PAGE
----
Wild Horse Advocates Seek Nevada Lawsuit Dismissal

Wild Horse Advocates Seek Nevada Lawsuit Dismissal

The lawsuit asks the BLM to remove horses from rangelands in order to protect the ranges' ecologic balance.

Photo: Thinkstock

A group of wild horse advocates has filed a motion to dismiss a lawsuit brought by the Nevada Association of Counties and the Nevada Farm Bureau Federation asking the Bureau of Land Management (BLM) to remove horses from public and private rangelands in order to protect the ranges' ecologic balance.

The Wild Free-Roaming Horse and Burro Act of 1971 federally protects wild horse and burro herds residing on Western rangelands and places them under the BLM's jurisdiction. The BLM website indicates that more than 20,000 wild horses and burros in resided in Nevada during the last fiscal year; the BLM says Nevada's maximum management level is about 12,700.

The lawsuit, filed in January, alleges that the BLM violated the Wild Free-Roaming Horse and Burro Act because the agency failed to remove “excess” horses from the Nevada rangelands. The complaint, filed on behalf of Nevada ranchers who graze their livestock on the same ranges, claims that the BLM's failure to remove the animals resulted in damage to the ranges' ecological integrity and threatening the ranchers' livelihoods.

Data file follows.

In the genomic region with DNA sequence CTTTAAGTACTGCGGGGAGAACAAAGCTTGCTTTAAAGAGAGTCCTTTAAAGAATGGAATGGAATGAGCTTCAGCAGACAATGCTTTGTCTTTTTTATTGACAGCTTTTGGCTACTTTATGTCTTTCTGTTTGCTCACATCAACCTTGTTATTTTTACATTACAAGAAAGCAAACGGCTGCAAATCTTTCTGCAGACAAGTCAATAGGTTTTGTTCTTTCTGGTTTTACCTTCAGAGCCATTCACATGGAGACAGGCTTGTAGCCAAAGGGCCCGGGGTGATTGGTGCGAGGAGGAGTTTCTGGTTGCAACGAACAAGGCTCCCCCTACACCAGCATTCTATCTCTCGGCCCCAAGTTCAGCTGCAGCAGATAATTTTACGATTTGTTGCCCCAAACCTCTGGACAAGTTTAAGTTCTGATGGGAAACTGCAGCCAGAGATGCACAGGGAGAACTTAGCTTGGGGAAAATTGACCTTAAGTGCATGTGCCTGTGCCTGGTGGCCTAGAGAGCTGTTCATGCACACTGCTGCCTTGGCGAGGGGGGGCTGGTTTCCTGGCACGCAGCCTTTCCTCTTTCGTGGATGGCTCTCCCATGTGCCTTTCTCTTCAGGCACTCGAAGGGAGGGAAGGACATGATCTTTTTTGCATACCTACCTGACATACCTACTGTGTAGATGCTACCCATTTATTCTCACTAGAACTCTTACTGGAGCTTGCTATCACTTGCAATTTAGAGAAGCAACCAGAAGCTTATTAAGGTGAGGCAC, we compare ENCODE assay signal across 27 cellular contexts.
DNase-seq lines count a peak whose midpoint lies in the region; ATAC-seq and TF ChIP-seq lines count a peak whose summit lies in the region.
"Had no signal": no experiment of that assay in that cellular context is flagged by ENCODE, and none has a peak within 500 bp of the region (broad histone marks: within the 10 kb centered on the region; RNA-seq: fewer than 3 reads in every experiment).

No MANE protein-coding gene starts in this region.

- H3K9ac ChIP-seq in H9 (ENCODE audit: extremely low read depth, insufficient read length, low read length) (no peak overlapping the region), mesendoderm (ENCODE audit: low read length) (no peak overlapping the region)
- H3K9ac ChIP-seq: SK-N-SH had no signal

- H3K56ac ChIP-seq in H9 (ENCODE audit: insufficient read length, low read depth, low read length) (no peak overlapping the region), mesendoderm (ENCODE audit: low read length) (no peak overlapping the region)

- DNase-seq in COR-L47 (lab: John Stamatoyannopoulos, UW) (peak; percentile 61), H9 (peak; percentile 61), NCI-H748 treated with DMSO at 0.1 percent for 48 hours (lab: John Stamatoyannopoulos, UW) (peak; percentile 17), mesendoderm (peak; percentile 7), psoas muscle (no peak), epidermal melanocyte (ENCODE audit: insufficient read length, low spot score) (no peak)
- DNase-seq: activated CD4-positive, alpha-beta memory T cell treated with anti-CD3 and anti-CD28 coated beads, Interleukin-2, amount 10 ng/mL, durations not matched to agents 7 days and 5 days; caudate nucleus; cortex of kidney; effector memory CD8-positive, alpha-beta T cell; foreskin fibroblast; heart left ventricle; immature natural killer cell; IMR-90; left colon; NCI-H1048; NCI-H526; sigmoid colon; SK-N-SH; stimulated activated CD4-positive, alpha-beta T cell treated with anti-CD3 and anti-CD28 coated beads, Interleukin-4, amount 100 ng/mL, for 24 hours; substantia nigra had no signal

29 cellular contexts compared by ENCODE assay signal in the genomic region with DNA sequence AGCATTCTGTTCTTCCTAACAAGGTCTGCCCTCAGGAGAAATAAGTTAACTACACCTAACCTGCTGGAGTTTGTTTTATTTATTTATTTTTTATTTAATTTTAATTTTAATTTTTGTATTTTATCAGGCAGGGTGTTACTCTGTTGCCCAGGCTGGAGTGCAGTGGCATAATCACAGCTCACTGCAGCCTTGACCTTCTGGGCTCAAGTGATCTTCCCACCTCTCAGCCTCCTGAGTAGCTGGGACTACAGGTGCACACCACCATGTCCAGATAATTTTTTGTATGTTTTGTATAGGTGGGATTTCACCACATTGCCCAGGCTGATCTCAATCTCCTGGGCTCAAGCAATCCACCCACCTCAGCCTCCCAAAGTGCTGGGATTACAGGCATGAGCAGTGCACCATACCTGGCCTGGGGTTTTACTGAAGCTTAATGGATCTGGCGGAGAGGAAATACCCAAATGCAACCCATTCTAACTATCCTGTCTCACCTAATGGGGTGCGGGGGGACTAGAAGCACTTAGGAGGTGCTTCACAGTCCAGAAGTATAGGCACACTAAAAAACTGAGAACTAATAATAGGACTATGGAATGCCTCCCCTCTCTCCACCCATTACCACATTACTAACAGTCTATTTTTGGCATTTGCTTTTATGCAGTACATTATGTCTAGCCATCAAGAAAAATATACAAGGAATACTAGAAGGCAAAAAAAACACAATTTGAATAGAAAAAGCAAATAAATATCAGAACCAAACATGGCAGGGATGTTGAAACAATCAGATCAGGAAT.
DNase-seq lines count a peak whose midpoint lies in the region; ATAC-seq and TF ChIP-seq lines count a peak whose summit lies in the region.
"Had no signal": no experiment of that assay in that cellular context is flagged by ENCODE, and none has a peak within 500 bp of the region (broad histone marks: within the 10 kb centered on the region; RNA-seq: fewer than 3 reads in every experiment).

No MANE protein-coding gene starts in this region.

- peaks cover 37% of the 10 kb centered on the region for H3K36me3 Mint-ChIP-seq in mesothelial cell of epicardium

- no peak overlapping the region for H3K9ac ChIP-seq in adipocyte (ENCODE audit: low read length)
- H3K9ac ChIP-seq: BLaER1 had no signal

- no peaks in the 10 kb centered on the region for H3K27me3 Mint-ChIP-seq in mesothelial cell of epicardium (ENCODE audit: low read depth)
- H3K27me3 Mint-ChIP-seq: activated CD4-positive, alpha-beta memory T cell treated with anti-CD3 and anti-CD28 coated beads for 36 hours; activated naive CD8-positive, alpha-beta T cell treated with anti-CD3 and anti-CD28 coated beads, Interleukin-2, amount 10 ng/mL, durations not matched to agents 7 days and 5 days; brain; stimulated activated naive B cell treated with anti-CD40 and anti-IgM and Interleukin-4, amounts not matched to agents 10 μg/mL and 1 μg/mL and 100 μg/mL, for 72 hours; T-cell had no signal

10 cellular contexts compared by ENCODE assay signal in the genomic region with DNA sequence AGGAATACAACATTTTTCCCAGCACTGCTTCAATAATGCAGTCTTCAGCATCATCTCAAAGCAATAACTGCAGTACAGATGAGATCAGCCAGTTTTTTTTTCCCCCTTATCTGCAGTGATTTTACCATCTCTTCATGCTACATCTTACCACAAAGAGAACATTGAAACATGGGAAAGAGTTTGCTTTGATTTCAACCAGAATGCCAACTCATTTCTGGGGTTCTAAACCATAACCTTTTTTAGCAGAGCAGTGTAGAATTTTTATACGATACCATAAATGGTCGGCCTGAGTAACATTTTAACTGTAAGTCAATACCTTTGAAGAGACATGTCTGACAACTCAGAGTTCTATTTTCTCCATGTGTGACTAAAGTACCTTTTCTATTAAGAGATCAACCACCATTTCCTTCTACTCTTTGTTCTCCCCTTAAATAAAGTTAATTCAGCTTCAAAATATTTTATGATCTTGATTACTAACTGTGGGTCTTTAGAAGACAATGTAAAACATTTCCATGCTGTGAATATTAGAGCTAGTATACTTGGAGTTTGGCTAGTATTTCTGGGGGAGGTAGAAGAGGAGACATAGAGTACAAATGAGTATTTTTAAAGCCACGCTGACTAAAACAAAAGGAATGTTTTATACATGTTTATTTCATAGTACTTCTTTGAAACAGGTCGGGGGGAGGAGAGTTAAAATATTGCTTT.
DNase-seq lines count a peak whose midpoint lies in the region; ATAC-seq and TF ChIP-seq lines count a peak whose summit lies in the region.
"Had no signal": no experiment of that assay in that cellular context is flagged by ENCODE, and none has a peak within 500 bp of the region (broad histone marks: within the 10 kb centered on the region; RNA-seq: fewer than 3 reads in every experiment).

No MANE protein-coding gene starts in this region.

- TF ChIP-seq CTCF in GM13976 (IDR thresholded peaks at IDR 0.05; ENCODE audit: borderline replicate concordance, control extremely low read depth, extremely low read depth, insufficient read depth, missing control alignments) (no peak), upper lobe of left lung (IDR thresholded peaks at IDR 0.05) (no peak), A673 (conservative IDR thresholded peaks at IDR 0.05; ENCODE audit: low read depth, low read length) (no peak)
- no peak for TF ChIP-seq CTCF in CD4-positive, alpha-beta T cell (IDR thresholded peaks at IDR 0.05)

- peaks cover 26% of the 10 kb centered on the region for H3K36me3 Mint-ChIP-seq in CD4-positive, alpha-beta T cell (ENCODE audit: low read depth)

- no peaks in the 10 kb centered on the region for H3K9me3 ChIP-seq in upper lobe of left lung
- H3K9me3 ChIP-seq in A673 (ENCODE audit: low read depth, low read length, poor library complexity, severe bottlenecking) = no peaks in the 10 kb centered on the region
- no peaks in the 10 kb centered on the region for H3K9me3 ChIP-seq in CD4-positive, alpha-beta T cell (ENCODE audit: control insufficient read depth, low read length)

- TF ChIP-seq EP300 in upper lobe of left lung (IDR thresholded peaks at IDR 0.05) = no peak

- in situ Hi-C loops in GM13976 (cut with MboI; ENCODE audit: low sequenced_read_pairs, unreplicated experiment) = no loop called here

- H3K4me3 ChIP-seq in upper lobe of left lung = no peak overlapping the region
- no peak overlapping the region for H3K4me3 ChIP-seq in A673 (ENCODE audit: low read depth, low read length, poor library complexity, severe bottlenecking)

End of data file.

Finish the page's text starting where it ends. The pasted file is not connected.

Suzanne Roy, director of American Wild Horse Preservation Campaign (AWHPC), said the court granted a request by the AWHPC, author Terri Farley, and wild horse photographer Mark Terrell to intervene in the case on April 3. And on May 29, the AWHPC, Farley, and Terrell filed a motion asking the court dismiss the case on grounds that the lawsuit lacks legal basis for its action, Roy said.

“The lawsuit lacks merit and is the latest attempt by ranchers to create a legal facade to give the BLM an excuse to cave in to their interests and remove more mustangs,” Roy said.

No one from the either Nevada Association of Counties or the Nevada Farm Bureau Federation was available for comment on the motion to dismiss.

Tom Gorey, BLM spokesman, declined comment on the case.

The case remains pending.

About the Author

Pat Raia

Pat Raia is a veteran journalist who enjoys covering equine welfare, industry, and news. In her spare time, she enjoys riding her Tennessee Walking Horse, Sonny.

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